The "Tinder" app logo is seen amongst other dating apps on a mobile phone screen on Nov. 24, 2016.
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January 12, 2017 6:43 AM EST

In an age of swiping right and binge-watching The Bachelor, millions of Americans are obsessed with the idea of finding “the one” with whom they will live happily ever after. But in her new book How to Choose a Partner, Susan Quilliam makes the case for putting aside conventional wisdom about romance.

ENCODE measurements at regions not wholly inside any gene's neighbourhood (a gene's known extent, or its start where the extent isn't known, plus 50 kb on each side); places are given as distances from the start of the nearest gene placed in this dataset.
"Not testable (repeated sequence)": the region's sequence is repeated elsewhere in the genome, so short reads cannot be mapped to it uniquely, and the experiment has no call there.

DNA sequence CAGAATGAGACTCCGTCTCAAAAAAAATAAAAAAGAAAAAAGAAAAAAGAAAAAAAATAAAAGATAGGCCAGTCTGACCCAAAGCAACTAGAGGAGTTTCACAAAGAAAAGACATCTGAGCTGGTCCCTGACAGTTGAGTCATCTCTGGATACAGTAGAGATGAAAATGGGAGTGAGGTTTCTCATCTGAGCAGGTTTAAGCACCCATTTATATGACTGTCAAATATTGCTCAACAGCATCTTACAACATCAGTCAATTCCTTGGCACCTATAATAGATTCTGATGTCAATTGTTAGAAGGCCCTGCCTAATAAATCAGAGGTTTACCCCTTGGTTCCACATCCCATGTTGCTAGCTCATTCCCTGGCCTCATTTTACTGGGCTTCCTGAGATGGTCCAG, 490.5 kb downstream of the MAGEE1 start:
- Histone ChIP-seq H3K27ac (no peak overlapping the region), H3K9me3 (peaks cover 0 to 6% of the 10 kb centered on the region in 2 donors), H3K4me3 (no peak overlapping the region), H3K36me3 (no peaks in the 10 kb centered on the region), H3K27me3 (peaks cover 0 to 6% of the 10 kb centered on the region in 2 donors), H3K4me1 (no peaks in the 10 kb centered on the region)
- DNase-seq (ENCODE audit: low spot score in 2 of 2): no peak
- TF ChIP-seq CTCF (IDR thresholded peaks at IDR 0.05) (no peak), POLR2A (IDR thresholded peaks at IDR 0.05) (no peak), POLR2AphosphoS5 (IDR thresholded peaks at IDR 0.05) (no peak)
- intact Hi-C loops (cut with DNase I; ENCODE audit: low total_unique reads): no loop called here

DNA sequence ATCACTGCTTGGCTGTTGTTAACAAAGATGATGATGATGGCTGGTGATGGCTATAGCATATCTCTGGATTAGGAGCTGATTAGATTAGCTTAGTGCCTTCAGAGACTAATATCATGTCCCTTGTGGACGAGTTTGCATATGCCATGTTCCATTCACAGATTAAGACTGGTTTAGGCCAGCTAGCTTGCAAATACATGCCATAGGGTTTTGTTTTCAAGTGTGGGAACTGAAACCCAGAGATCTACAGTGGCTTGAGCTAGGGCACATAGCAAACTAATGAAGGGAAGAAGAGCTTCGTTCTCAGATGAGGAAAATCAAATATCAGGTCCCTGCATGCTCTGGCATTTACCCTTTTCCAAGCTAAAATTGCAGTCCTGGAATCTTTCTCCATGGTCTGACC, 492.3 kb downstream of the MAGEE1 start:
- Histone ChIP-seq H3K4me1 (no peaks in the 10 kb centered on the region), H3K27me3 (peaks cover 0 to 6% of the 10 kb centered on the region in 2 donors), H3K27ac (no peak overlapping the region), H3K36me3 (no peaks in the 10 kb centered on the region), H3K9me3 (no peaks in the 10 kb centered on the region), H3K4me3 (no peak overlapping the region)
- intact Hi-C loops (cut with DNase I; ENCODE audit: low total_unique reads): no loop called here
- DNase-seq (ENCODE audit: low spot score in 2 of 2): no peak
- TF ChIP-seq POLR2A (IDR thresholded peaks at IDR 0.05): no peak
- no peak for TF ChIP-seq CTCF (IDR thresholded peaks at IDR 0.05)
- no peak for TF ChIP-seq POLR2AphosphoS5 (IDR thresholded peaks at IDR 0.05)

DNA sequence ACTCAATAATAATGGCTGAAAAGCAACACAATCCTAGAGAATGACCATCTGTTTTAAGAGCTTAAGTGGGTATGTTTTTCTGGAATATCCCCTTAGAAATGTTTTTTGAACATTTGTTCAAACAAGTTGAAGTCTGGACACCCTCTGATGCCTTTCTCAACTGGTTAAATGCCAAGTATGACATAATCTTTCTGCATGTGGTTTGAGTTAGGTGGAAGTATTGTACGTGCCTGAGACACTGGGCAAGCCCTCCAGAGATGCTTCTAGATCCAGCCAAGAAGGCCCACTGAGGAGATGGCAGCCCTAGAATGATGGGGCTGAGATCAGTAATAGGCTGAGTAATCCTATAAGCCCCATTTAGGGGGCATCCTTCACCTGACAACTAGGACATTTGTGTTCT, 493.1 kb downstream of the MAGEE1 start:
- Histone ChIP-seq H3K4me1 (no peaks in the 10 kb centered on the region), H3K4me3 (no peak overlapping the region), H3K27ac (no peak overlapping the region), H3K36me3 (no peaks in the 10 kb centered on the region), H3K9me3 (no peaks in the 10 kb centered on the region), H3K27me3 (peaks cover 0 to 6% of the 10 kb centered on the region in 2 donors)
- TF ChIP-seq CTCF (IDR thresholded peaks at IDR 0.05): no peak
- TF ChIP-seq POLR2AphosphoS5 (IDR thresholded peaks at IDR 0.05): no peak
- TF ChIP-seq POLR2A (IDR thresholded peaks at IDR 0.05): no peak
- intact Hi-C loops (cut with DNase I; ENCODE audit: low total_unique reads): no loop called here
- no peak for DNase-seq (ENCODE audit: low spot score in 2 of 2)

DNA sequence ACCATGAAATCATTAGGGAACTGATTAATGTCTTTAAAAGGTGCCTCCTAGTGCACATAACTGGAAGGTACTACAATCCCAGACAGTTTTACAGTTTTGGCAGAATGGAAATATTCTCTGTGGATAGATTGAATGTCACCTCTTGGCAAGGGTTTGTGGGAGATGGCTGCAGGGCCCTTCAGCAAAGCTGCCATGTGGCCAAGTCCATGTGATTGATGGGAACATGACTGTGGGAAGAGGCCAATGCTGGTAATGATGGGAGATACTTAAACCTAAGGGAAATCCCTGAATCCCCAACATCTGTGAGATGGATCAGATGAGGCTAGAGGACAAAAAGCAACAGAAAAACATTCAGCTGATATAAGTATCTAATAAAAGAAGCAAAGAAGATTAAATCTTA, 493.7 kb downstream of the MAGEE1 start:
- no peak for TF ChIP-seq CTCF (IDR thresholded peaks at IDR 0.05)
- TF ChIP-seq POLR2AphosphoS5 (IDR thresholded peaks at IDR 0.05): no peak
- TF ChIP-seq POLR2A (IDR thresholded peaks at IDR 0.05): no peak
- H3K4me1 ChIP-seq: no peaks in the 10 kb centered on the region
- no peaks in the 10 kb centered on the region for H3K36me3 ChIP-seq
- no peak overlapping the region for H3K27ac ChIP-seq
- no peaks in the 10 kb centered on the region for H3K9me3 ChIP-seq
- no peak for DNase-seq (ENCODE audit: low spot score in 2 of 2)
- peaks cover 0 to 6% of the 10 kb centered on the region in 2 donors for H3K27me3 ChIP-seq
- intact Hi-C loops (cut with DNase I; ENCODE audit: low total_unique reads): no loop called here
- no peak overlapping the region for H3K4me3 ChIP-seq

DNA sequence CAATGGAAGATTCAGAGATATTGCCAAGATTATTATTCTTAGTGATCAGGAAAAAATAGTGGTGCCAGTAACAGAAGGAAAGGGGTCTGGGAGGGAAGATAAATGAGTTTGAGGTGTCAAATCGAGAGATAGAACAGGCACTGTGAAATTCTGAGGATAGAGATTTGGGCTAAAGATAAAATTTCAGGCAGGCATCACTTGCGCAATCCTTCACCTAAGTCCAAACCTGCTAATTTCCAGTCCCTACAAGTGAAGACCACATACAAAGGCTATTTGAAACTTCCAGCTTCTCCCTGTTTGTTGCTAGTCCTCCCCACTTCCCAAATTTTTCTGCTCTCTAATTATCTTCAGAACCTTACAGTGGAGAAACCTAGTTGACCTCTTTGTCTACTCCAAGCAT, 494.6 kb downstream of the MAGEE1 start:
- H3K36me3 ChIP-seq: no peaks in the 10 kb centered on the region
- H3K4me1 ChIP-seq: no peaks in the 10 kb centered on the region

Instead of searching for bliss and emotional fireworks, she writes, singles should look for someone who will aid their own self-improvement: “The most important factor is not whether we are currently ecstatic, but whether we are currently growing, and whether we trust that we will grow in the future, and whether we believe our partner is growing too.”

In a sense, she adds, it’s a good idea to approach dating like interviewing candidates for a job: “Be open-minded about possibilities, proactive rather than reactive and as flexible as possible about nonessential parameters.” And never forget that some people “are simply happier alone.”

This appears in the January 23, 2017 issue of TIME.

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